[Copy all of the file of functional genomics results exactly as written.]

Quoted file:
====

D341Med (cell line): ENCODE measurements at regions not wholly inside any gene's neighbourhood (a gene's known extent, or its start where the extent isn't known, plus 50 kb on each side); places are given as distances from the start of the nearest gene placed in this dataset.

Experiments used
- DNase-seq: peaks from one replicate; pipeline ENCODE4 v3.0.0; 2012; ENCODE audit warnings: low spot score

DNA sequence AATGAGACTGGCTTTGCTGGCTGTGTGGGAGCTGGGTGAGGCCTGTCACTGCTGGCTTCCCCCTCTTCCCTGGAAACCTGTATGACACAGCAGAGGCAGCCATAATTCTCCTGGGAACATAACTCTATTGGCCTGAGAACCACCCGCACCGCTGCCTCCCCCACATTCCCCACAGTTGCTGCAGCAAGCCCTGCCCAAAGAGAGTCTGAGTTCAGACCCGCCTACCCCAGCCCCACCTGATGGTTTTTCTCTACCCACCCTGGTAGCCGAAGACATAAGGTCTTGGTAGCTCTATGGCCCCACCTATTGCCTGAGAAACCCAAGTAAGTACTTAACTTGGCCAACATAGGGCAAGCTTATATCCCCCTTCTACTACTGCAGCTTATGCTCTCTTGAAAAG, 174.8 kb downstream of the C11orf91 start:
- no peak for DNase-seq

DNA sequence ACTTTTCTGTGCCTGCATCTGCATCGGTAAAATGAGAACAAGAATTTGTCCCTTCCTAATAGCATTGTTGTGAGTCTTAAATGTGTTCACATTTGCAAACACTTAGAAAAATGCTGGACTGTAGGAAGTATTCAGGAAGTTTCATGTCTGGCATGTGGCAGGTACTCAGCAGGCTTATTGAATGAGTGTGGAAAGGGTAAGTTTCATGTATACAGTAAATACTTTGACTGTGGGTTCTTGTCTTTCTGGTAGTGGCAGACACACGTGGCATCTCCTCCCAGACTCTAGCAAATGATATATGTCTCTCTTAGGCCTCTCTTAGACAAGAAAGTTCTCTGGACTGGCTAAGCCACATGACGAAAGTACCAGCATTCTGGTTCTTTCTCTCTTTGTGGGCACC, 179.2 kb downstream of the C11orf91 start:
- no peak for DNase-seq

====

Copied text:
D341Med (cell line): ENCODE measurements at regions not wholly inside any gene's neighbourhood (a gene's known extent, or its start where the extent isn't known, plus 50 kb on each side); places are given as distances from the start of the nearest gene placed in this dataset.

Experiments used
- DNase-seq: peaks from one replicate; pipeline ENCODE4 v3.0.0; 2012; ENCODE audit warnings: low spot score

DNA sequence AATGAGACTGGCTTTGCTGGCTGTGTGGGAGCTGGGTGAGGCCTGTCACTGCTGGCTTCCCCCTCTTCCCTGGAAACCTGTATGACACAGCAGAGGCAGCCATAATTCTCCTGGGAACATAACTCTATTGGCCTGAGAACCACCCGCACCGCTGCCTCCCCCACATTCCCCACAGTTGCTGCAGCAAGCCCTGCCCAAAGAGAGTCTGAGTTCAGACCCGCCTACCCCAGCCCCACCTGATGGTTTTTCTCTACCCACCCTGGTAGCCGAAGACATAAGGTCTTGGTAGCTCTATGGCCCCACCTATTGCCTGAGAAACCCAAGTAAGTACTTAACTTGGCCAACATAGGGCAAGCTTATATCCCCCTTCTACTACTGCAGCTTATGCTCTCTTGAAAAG, 174.8 kb downstream of the C11orf91 start:
- no peak for DNase-seq

DNA sequence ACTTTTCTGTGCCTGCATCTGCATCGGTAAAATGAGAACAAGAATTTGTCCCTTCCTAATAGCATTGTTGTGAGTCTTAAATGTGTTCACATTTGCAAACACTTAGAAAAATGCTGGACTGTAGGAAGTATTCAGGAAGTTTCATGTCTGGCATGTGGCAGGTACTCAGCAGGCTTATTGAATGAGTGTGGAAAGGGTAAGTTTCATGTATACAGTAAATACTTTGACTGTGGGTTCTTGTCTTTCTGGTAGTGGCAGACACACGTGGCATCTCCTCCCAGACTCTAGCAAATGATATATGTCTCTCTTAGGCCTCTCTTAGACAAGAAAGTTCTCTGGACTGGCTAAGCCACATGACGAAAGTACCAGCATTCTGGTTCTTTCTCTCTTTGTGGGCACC, 179.2 kb downstream of the C11orf91 start:
- no peak for DNase-seq